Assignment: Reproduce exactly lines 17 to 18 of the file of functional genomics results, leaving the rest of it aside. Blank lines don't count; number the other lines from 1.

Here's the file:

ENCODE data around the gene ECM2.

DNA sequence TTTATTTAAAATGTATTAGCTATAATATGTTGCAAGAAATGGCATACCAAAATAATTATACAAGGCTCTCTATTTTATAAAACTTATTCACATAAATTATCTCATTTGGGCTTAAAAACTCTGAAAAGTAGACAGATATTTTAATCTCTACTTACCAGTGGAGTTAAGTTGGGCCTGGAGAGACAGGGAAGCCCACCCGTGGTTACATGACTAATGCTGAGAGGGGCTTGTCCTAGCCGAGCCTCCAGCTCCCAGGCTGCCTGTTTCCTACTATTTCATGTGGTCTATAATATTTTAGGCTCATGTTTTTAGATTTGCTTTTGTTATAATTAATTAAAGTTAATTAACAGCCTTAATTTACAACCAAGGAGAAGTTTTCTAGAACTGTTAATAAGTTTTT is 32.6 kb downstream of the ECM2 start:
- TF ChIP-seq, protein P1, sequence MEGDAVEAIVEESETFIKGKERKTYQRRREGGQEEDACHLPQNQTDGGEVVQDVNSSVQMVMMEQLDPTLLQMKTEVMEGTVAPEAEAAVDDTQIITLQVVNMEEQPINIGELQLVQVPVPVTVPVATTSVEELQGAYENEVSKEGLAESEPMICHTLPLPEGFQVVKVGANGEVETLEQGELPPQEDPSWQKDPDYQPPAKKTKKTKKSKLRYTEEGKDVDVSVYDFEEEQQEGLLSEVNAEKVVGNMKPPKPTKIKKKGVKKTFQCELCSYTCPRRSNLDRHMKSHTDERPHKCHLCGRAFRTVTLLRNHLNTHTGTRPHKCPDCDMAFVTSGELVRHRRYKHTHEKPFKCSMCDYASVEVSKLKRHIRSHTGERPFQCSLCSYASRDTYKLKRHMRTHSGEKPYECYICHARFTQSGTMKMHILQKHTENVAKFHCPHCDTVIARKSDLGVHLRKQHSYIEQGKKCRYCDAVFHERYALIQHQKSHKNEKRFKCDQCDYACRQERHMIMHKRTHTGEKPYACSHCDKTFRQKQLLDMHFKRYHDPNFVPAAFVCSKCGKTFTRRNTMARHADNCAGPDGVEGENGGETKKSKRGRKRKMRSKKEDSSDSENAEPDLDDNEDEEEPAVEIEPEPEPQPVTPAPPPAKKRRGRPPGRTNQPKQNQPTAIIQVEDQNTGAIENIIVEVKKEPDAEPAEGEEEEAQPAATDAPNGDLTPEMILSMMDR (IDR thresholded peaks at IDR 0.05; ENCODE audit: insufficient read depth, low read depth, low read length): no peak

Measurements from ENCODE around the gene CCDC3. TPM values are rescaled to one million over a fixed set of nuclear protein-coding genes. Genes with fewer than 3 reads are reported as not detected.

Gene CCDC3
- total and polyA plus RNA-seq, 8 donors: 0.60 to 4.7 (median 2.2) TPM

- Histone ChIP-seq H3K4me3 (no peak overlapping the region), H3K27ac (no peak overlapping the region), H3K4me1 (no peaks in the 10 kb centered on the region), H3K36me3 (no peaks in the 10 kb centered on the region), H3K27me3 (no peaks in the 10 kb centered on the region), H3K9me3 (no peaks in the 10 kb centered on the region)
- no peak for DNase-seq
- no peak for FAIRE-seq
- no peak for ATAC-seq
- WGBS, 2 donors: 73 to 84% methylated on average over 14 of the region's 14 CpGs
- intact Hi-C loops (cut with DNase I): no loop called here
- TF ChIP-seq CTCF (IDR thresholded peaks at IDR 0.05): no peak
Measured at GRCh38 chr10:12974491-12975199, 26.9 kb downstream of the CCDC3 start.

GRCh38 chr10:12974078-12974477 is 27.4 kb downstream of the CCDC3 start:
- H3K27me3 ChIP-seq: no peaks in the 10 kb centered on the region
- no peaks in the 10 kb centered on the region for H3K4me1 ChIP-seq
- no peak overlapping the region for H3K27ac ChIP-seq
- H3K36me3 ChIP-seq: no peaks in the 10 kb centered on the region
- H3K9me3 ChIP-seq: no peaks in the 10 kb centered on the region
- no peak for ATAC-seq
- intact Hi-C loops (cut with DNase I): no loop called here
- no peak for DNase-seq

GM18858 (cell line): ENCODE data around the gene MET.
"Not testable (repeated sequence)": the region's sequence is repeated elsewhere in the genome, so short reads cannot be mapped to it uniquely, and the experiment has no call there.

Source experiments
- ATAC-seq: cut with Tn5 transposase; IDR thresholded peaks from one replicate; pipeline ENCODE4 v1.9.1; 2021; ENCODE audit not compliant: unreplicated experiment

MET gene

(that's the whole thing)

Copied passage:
- no peaks in the 10 kb centered on the region for H3K4me1 ChIP-seq
- no peak overlapping the region for H3K27ac ChIP-seq